March 18, 2023

Governor, legislators look back at the 2023 session

From left to right: Senate Floor Majority Leader Peter Wirth, Gov. Michelle Lujan Grisham and Lt. Gov. Howie Morales at a press conference in the Governor's Office Cabinet Room March 18, 2023.

Nicole Maxwell/New Mexico Political Report

From left to right: Senate Floor Majority Leader Peter Wirth, Gov. Michelle Lujan Grisham and Lt. Gov. Howie Morales at a press conference in the Governor's Office Cabinet Room March 18, 2023.

Republican and Democratic legislators voiced their thoughts on the 2023 legislative session shortly after it ended on Saturday.

Gov. Michelle Lujan Grisham held a press conference with Democratic leadership from both the House and Senate.

Lujan Grisham opened the conference with a note on bipartisanship and the sometimes prickly interactions between the legislative and executive branches.

“This is not easy. Solutions take each of our areas of expertise and our priorities and passions and put it together,” Lujan Grisham said. “I do think, frankly, that New Mexico is leading the country in finding ways to come together… That doesn’t mean that we don’t get disappointed. It doesn’t mean there aren’t tense, difficult moments.”

Lujan Grisham was disappointed in public safety efforts.

Lujan Grisham endorsed about 40 bills and 10 passed with  what she called “strong public safety measures.” However she is looking for ways to enhance public safety.

“I am very motivated to find additional ways to make sure that we really do everything in our power that makes our communities and cities safer to be the safest place to live in the country and I think that each of us are dedicated to that,” Lujan Grisham said.

Lujan Grisham praised the legislature for its work on healthcare legislation.

“If you’re looking for a shining moment for this legislature, look no further than the work that they did in healthcare. They over delivered in both chambers for healthcare efforts, from the Health Care Authority to prescription drug changes that make patients pay less and that retail pharmacists have every tool in the toolbox to make sure that patients get what they need at an affordable cost, our gender reaffirming and protections for reproductive care.”

One of the more controversial bills was about medical malpractice insurance.

SB 523, a bipartisan medical malpractice bill, seeks to make sure independent outpatient clinics can get the malpractice insurance needed to remain in operation.

“That medical malpractice fix was necessary and critical to the security of every patient, every family, every community have access to the medical profession that they deserve, and it required a fix. It also gave us a chance to hit a little harder on some of the insurance companies,” Lujan Grisham said.

Lujan Grisham said that she felt the biggest achievement to come out of the legislature was SB 4 passing. The bill guarantees free breakfasts and lunches to all New Mexico children regardless of family income. 

“New Mexico is the number one state for universal meals,” Lujan Grisham said. “That is done while at meals and changing what we’re doing for kids’ health. As we make sure that universal meals are available.

Also at the press conference was Senate President Pro Tem Mimi Stewart, D-Albuquerque, who  was pleased with HB 9, also known as Bennie’s Law, which makes a crime out of negligently allowing a child access to a firearm and negligently allowing a minor access to a firearm resulting in great bodily harm.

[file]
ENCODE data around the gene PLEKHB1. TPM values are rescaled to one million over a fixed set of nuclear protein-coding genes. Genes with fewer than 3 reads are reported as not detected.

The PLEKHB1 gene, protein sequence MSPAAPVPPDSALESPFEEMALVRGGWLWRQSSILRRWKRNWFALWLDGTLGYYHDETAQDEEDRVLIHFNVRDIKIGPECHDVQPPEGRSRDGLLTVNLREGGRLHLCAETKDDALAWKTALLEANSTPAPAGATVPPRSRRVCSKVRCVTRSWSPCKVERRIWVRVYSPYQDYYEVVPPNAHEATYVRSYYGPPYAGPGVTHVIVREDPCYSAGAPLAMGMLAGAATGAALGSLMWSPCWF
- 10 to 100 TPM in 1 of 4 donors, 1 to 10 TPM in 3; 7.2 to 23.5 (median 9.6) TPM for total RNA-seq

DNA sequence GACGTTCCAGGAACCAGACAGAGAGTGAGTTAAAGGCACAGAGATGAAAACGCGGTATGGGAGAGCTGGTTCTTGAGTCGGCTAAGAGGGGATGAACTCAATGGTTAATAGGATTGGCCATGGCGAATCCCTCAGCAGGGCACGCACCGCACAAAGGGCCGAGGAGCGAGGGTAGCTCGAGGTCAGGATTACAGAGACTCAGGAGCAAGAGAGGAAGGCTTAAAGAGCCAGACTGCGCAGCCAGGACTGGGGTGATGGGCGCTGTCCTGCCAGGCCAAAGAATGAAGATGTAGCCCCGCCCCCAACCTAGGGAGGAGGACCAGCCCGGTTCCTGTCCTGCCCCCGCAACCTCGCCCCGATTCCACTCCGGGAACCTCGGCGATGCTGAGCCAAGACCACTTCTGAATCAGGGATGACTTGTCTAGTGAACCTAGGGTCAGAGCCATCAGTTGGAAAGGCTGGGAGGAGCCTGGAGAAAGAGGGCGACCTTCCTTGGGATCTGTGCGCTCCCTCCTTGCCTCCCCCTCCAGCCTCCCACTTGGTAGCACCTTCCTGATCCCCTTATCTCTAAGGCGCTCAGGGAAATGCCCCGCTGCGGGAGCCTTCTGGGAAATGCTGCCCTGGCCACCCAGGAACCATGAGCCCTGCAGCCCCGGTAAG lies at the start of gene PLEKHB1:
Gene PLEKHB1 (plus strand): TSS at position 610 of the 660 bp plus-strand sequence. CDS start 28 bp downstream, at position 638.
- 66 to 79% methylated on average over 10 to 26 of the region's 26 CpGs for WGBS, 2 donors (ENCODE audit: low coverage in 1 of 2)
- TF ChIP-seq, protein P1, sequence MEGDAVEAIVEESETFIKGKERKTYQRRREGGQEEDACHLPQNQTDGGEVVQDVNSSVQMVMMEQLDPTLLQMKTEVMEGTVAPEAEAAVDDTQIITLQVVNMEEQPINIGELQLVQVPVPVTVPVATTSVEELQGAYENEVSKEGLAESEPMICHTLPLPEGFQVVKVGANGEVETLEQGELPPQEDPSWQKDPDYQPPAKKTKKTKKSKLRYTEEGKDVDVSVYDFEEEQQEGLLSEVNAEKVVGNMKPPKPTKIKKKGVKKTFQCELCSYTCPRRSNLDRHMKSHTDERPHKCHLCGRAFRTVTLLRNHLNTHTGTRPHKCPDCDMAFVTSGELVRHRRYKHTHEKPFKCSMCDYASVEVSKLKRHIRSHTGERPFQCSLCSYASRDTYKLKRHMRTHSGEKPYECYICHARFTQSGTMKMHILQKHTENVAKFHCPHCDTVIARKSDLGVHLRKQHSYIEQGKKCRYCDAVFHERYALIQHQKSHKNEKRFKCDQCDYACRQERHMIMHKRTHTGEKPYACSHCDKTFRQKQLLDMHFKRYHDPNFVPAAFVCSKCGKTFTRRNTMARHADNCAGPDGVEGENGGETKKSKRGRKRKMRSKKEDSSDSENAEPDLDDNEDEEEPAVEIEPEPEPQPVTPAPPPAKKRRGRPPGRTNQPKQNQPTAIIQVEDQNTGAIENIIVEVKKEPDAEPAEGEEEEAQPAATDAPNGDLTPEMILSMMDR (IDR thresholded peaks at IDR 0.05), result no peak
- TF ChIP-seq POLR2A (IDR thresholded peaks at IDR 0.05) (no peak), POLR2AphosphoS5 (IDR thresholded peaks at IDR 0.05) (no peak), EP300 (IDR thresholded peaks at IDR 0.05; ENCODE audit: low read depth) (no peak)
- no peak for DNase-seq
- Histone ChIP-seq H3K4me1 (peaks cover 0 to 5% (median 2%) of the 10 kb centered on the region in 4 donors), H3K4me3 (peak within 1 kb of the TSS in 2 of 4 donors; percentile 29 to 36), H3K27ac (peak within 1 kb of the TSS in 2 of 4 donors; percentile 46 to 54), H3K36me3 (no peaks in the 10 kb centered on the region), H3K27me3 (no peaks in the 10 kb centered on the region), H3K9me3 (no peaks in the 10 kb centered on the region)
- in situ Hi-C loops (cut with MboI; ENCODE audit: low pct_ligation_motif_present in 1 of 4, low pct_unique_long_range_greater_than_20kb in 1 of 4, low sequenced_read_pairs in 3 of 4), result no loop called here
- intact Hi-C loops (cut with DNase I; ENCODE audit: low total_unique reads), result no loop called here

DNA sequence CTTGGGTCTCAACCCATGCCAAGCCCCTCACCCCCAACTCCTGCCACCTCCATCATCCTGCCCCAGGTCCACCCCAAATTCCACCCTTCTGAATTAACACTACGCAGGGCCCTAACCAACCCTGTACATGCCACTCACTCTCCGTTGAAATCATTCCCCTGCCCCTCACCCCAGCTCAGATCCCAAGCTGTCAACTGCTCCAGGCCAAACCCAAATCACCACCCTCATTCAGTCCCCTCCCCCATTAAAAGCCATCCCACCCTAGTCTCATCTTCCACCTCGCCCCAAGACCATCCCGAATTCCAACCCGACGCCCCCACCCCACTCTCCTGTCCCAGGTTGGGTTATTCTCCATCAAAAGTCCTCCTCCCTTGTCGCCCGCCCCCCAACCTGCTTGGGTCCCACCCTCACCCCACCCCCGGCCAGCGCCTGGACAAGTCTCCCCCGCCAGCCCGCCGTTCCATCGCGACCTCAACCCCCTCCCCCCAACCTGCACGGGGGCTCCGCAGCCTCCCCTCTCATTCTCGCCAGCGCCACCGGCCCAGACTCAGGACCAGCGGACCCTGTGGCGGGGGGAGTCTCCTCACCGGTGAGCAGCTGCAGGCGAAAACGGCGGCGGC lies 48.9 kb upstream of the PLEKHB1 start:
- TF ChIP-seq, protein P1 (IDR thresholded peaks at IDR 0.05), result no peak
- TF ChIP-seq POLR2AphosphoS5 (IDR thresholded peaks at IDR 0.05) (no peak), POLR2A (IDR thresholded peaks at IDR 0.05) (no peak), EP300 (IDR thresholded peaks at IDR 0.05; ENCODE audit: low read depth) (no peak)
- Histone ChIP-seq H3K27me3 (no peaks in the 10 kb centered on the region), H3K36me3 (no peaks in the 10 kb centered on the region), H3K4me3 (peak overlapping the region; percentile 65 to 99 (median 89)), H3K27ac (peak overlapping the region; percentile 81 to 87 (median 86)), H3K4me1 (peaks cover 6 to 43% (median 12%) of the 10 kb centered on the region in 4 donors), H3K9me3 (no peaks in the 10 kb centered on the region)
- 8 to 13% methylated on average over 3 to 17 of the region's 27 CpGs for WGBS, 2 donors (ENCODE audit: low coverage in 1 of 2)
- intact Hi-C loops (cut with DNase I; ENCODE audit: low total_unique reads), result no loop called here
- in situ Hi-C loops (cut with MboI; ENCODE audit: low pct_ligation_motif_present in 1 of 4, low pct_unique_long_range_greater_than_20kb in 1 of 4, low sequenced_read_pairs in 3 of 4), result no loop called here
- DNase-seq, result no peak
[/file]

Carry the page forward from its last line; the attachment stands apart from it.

“I’m proud to be the Senate sponsor for the Bennie Hargrove Bill. We now have secure storage for students who many of our kids are getting their hands on these guns,” Stewart said.

However, Stewart voiced her frustration that attempts to come to an agreement on climate legislation between the energy industry and climate advocacy groups were unsuccessful.

“We’re seeing the impacts of climate change all around us. And for me, personally, that has just got to change. We’ve got to come together on how to use our ability as a government to try to lessen the impacts of climate change,” Stewart said.

The Republican perspective

Rep. Bill Rehm, R-Albuquerque, listed five things the House Republicans worked on through the 60-day session.

These were public safety, affordable and reliable energy, healthcare including rural healthcare and medical professional retention, protecting constituents’ constitutional rights and education.

“We try consistently to make sure that we have affordable rates, that we have lower gas prices, gasoline prices, and that we have reliable energy so that when you turn on the switch and the lights come on,” Rehm said about energy prices.

One of the biggest issues related to healthcare was the medical malpractice reform and how it could deter medical professionals such as doctors from either working in New Mexico or staying in New Mexico.

“We’re worried about malpractice insurance pricing, and hopefully we have a fix or at least a partial fix for that issue with some legislation that made its way to the governor’s desk,” Rehm said referencing SB 523.

Rehm had former district attorney Rep. Andrea Reeb, R-Clovis, speak about the public safety aspect of the session.

The freshman representative from Clovis was disappointed that several public safety bills, including those on bail reform and pretrial detention, never made it out of committee discussion.

“We had bills passed on the Democrat side through the House and Senate that basically would allow our most violent youth offenders out early, take away repeat offender enhancements and then make it easier on our probation and parolees to have a lighter sentence or have less restrictions,” Reeb said. “That is not the direction I was hoping we would take. But we are here still ready to work on these private initiatives with Democrats when they’re ready to come to the table and actually make a serious commitment to work on this.”